How to Prepare Your Child for Online School

Prepare your child for free online school.

Making the transition from a brick-and-mortar school to an online school can seem daunting. Your student will be learning in a whole new way, and you’ll be supporting them in a whole new way. While you’re sure to learn and grow with your student throughout the year, it never hurts to do a little planning. Below, we’ve listed our top five tips for helping your student prepare for an online school to help make things a little easier for both you and your student. 

Create A Dedicated Workspace 

If COVID-19 has led to remote work for you or virtual learning for your student, you probably already know how important having a dedicated workspace is. This is because we associate certain areas of our homes with certain activities and feelings. The bed is where your child relaxes and sleeps. The gaming desk is where they play video games and have fun with friends online. The living room couch is where they watch their favorite tv shows. If your child chooses a space where they’re used to having fun or resting as their work area, they’re likely going to lose focus. That is why it is important to create a dedicated workspace for your student in your home. They need to have a place that they associate with school work and productivity. Likewise, when your child is done with their school day, you want them to have a place where they can go to unwind. If their workspace and their relaxation space are the same, the lines between the two will continuously blur. 


How do you create an energizing workspace? 


  1. If possible, choose an area of your home that your student doesn’t associate with another activity. 
  2. Remove any unnecessary clutter and household items from the workspace that may be distracting. 
  3. If the space can be used as a permanent workspace, allow your student to house all of their school items there such as their school laptop, textbooks, folders, calendars, planners, pencils, pens, etc, and allow them to decorate the area. If you do not have an area of your home that you can convert into a permanent workspace for your child, instead have them set up and take down their workspace at the beginning and end of each school day. 
  4. Make sure your student has a good WiFi connection in this area of your home. 
  5. If you will be around during the school day, have the space in an area you will naturally be walking through so you can quickly check upon them. 
  6. That being said, you should also try to eliminate the amount of traffic throughout the area. Make sure pets and siblings won’t be constantly walking in and out of the room, distracting your student.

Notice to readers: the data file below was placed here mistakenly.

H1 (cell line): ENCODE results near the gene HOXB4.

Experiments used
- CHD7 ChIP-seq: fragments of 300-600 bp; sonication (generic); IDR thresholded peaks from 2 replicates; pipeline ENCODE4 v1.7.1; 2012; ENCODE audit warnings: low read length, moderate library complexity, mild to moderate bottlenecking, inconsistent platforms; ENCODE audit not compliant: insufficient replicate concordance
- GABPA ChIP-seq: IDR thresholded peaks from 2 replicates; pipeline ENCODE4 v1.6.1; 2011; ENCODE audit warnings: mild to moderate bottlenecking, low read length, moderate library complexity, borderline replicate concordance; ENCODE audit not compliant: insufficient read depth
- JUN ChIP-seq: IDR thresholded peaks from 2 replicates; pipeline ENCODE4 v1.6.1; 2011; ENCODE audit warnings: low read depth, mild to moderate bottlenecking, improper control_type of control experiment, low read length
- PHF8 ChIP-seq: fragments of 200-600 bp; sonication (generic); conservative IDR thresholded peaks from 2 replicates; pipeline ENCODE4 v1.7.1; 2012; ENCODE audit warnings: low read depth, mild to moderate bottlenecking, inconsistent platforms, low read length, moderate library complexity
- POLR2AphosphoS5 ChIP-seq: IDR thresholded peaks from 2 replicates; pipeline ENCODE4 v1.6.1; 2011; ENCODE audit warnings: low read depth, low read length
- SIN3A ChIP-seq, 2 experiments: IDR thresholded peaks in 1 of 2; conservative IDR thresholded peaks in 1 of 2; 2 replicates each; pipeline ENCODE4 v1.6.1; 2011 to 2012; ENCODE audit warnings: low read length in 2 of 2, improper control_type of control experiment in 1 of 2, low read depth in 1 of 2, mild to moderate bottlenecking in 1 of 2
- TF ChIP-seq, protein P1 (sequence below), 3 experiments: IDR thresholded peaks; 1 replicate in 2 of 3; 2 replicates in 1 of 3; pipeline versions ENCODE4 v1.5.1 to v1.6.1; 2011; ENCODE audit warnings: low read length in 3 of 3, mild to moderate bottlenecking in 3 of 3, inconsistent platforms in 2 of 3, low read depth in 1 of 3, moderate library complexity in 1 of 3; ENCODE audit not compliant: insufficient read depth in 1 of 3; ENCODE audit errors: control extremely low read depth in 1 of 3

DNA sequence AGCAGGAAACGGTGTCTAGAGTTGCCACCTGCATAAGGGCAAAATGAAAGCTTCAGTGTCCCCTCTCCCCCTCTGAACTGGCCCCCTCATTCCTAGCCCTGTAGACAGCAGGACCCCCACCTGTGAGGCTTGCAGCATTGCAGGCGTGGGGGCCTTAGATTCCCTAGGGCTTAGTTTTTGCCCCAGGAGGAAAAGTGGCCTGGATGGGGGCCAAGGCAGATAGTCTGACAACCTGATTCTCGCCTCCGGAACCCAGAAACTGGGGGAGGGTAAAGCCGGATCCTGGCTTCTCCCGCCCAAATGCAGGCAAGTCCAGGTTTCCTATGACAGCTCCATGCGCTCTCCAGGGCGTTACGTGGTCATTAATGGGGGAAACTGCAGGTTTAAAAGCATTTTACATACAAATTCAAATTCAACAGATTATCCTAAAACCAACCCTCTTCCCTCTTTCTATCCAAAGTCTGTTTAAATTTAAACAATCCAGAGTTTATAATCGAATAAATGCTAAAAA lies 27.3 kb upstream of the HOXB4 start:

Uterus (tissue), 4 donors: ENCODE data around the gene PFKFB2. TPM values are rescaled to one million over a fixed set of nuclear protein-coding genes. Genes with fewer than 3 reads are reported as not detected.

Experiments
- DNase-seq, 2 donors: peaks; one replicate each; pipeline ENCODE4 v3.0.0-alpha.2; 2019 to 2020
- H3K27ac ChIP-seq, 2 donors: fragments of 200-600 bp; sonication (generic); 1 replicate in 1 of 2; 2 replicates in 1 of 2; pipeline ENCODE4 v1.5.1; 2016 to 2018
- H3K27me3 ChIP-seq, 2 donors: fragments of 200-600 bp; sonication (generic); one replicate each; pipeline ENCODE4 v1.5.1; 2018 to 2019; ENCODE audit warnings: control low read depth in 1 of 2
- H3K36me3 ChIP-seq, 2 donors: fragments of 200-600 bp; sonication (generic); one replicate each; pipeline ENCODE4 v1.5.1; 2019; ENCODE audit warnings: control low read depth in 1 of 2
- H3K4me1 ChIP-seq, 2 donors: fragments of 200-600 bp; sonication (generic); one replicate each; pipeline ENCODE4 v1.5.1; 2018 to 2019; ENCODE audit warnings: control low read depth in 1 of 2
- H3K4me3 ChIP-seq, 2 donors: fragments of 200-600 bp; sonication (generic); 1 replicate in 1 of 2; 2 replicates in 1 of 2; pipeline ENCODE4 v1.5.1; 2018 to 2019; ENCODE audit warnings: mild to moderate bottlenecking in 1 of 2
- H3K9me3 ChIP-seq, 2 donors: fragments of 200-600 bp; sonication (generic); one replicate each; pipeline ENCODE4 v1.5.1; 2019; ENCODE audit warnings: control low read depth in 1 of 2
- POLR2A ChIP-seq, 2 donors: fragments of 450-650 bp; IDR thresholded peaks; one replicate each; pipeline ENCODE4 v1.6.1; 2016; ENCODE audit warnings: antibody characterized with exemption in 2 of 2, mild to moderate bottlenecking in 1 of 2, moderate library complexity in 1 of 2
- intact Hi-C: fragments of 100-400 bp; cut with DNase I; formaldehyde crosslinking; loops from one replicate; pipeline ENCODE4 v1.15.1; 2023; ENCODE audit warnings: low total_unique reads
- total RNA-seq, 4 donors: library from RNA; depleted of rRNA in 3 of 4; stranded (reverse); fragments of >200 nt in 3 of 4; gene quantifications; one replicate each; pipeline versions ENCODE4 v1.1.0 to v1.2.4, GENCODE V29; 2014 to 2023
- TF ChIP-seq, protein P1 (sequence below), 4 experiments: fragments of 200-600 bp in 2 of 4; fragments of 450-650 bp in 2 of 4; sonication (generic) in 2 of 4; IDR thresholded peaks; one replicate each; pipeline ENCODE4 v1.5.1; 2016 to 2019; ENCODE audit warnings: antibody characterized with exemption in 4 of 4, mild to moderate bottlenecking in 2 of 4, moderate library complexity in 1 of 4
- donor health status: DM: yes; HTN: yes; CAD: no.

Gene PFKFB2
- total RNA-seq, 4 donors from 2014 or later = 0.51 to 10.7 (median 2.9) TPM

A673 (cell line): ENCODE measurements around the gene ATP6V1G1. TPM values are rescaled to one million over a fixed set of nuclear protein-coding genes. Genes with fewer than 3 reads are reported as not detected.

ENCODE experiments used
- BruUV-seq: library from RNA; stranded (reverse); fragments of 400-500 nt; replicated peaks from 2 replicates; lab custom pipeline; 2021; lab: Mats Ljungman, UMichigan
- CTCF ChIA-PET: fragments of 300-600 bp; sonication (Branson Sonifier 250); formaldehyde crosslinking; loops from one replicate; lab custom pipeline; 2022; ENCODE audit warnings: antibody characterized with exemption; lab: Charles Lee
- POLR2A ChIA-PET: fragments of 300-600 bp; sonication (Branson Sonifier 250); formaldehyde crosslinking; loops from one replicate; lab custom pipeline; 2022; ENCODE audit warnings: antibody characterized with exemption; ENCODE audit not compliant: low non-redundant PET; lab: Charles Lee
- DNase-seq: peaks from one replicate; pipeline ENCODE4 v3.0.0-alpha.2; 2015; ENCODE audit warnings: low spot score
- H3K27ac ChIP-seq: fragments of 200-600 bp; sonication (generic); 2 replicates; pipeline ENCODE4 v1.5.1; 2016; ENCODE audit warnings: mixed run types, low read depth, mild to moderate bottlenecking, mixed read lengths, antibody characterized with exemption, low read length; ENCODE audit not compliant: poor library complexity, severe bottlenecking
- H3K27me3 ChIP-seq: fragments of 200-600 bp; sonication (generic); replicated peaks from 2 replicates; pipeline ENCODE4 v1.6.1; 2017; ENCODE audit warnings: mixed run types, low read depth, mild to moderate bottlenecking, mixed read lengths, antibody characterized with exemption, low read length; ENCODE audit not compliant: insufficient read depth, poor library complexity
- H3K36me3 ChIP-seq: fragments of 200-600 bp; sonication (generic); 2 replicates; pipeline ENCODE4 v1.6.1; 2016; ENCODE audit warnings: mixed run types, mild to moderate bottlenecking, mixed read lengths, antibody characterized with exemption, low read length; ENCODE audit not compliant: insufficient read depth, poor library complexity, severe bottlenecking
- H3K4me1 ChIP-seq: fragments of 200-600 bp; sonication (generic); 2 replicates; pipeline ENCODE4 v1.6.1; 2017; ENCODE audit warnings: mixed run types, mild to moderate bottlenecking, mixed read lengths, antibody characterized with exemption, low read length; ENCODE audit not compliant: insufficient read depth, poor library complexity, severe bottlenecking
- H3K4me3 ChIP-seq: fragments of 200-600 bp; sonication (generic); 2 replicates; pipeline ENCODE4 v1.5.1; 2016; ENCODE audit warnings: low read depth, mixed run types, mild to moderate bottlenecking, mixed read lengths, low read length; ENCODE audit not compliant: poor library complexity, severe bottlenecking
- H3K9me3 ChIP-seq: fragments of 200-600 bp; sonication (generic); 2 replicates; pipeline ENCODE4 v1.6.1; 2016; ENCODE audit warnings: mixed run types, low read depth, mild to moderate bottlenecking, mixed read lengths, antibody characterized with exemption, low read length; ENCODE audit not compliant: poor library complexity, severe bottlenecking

Eliminate as Many Distractions as Possible 

We have already discussed eliminating clutter and distracting items from the workspace as well as limiting interactions with siblings and pets. In addition to these items, consider the technology your student has access to. Your student most likely will not need their cell phone, tablet, or non-school computer/laptop during the day, so it may be best to limit access to these items during class time. If your student is using a household computer to attend classes and perform schoolwork, you may also want to consider putting parental controls on your student’s devices. If you need help setting those up, you can find some great information here


Create a Schedule 


If your student is attending a brick and mortar school that switched to digital learning due to COVID, they will most likely have a similar class schedule to when they attended school in person. That being said, since they don’t have to travel to get to class, their daily routine will be different. If your child falls into this category, set a time for them to get up each morning so they are prepared to start class. Rolling out of bed five minutes before class starts isn’t going to help them learn and digest the material. 


The majority of actual online schools (not brick and mortar schools that have transitioned to virtual learning) do not require students to attend a class for 6-8 hours a day. Older students typically have 1-2 scheduled class periods a day which is supported by optional review periods where students can ask questions and receive further instruction from their teachers.

While this is fantastic for those who have unique or hard to accommodate schedules, some students find it challenging to get motivated when they do not have a complete set schedule every day.